One of the core things I aim for in building an RPG is rapid combat. It should be easy for the GM to select opponents and set up a combat. It should be easy to figure out what you can do and what happens when you do a particular thing. It should also be difficult to figure out which of the things you can do is the optimal thing. The latest DnD blog post talks a bit about their ideas for making monsters and opponents and seems poised to provide an enormous list of different ways to approach it. GMs will be able to build characters from scratch, build enemy characters on monster templates, and customize their own monsters.
I remember the old days of monster creation in 3rd ed. and I do not remember those days fondly. Building a high level opponent required hours of effort to construct their feat trees, stats, and gear even if you weren't building a caster... and let us not talk about how great it was to put three hours into an NPCs spell selection to have them die on the first round without even getting to get one of those ever so carefully chosen spells off. Dragons were awful too because they always had immense spell lists that should be complete just in case but which pretty much never came up in the end because why use spells when you have a breath weapon?
Next seems to be trying to find some kind of middle ground between the laborious precision of 3rd and the lack of feel that 4th suffered from. After all, we all want the GM to be able to build monsters quickly and know how tough a given fight will be but we also don't want the treadmill feeling where no difference is apparent upon gaining levels that plagued 4th. When every gain of +1 the players achieve is instantly matched by a +1 on the part of the monsters you just don't *feel* like anything is happening. Right now there is no way to know how well they will succeed as it is just hype and hope and anyone can put together a good elevator pitch for a system. The proof is in the numbers.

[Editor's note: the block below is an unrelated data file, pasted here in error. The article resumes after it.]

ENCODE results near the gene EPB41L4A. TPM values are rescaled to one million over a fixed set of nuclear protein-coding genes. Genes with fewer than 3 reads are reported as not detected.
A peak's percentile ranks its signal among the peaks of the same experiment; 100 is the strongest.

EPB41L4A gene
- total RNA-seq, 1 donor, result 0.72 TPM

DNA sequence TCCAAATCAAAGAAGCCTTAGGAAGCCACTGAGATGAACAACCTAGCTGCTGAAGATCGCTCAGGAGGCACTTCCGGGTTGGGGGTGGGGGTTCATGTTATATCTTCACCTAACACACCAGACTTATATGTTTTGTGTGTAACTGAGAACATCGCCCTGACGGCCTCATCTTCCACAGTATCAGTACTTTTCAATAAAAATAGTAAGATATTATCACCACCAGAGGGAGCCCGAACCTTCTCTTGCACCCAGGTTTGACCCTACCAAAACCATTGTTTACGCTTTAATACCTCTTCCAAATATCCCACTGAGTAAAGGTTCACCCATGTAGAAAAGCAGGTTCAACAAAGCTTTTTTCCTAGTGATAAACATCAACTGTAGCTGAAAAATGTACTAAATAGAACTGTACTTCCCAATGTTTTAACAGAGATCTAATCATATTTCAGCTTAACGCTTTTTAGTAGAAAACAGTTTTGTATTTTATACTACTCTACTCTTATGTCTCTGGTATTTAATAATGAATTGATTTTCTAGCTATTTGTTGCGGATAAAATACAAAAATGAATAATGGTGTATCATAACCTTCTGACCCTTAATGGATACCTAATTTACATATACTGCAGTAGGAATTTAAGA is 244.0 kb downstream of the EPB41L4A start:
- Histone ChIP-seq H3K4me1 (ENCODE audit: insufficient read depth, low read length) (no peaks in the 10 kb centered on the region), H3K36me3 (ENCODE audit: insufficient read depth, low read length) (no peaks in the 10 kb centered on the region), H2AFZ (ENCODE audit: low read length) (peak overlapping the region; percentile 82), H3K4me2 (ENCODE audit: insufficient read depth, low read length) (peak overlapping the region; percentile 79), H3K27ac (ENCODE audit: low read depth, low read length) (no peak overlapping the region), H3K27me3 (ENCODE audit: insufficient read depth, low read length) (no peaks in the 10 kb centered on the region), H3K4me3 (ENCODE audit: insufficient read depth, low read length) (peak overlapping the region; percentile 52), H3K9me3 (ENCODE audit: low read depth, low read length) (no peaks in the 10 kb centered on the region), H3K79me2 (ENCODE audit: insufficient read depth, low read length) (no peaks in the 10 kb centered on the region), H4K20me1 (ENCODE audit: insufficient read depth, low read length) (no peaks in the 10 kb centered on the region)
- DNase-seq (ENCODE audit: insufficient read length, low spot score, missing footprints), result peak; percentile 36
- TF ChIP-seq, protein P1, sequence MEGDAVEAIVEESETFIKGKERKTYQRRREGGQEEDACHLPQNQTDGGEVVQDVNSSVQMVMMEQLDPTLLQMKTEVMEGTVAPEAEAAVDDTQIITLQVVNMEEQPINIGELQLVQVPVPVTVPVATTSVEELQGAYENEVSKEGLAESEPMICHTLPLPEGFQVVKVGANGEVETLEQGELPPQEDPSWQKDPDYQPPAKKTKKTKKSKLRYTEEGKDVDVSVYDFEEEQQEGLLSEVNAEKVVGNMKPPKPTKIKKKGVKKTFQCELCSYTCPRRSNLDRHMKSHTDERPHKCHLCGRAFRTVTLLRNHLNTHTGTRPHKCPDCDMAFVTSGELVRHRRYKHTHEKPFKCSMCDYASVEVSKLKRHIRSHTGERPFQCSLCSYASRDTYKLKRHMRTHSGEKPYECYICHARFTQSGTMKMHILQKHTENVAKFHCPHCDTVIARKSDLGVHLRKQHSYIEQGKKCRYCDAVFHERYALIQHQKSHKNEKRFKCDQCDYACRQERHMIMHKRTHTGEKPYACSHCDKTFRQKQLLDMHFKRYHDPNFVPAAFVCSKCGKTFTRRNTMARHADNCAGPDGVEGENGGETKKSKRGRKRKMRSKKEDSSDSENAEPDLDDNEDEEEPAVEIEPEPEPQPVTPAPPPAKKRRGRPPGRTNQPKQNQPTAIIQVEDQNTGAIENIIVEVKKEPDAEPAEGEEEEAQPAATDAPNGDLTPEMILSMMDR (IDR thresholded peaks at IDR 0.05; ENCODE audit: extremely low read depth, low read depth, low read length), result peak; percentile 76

However, one thing they still suffer from is a bizarre casting system. Spell slots make no sense and I can't figure out what kind of lore they are drawing from or feel they are trying to achieve. Making a spellcaster enemy is still going to require a huge spell list and tedious bookkeeping to track their slots remaining. Fundamentally I just don't understand how they arrived at this Vancian / spell point chimera. I recognize that they were trying desperately to find some sort of compromise between the new players and the grognards but I think they really should have come up with something new and better instead of just sewing on parts from discarded systems until they stopped from exhaustion and called it complete.
Magic and its mechanics are a huge part of a system's core and smashing it together like this is not the right choice. The old Vancian system is a relic, a random bit of stuff left over from a previous era. Perhaps the 4th model didn't grab people but the solution is to build something new and great not to simply serve up the same old disaster with a new and confusing twist.